India skipper Virat Kohli has endorsed the new ICC rule on concussion substitutes, saying it makes total sense to replace a player in such situations during a Test match as signs of trauma from a body blow can show up late. "I think it should be an open choice to choose any kind of batter that you can," Kohli said. "You only have 15-16 people in the squad so you don't have more than 5 people to choose from and invariably 3 of them would be bowlers," he said.
"I don't think there is too much choice there. So whatever substitutes you have you choose from them. 4-5 substitutes is good enough to choose from." India won the two-match series against the West Indies 2-0 with a 257-run win in the second Test to top the points tally with 120 points in the ICC World Test Championships.
ICC's decision on concussion substitutes was introduced in men's and women's international cricket and first-class cricket worldwide from August 1. It was taken after a two-year trial in Australia's domestic cricket competition, the Sheffield Shield. Under the new ICC rule, a player who has been concussed either while batting, bowling or on the field, can be withdrawn from the game and be replaced subject to approval by the match referee.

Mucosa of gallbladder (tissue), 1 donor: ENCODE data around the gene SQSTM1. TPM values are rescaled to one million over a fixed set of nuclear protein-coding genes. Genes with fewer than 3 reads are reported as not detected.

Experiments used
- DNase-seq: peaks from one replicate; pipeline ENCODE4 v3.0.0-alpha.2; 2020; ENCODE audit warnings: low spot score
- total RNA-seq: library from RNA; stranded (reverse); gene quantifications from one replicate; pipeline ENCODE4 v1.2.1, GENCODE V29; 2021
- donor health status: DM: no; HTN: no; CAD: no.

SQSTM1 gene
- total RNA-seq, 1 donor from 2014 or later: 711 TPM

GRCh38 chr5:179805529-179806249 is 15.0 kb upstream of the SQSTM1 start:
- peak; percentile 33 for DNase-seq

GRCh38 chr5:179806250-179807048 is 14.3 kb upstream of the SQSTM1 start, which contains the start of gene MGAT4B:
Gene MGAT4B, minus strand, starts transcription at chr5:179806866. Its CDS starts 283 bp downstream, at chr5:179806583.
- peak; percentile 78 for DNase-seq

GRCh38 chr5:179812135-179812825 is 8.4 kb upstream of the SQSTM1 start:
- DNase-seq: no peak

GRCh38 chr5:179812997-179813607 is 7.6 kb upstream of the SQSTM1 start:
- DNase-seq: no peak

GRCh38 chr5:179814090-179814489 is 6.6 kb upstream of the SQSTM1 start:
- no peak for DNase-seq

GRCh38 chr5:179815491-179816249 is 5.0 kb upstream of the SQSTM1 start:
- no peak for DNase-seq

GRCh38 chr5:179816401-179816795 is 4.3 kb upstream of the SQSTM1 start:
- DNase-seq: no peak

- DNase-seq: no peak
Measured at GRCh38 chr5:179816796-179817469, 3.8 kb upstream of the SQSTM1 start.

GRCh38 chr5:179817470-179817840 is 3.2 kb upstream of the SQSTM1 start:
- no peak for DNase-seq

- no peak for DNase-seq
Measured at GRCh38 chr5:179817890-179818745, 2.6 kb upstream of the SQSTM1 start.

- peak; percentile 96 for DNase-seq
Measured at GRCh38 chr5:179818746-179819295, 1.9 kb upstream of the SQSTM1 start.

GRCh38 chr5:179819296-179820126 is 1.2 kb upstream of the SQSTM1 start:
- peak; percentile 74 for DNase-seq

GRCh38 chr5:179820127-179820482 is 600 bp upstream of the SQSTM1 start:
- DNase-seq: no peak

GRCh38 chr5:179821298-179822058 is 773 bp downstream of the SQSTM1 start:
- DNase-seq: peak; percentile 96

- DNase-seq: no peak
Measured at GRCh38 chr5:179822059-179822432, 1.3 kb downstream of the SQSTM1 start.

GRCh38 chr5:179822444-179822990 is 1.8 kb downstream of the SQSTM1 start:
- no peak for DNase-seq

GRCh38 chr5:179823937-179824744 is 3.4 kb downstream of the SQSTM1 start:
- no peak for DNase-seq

On the fourth day of the second Test, the West Indies were forced to name Jermaine Blackwood as the concussion substitute for Darren Bravo after the batsman was stuck on the side of his helmet by a Jasprit Bumrah delivery in the last over on Day 3. Even though Bravo resumed his innings on the fourth day morning, he couldn't carry on for long as delayed concussion symptoms showed up and was forced to retire hurt on 23.
What is concussion substitute?
According to the concussion substitute rule, players who suffer concussions while playing can be replaced in their team’s playing XI. The rule also emphasis a ‘like-for-like’ replacement. A Times Now report says, according to ICC Cricket Operations boss Geoff Allardice, the match referees will determine who the concussion substitute is. Then the match-referee has the power to restrict a player from bowling in order for the replacement to be considered like-for-like.
For instance, if a pure batsman gets injured and replaced by an all-rounder then the match-referee has the power to restrict the all-rounder from bowling in the match. Because, the replacement was made against the batsman.
(Inputs from PTI)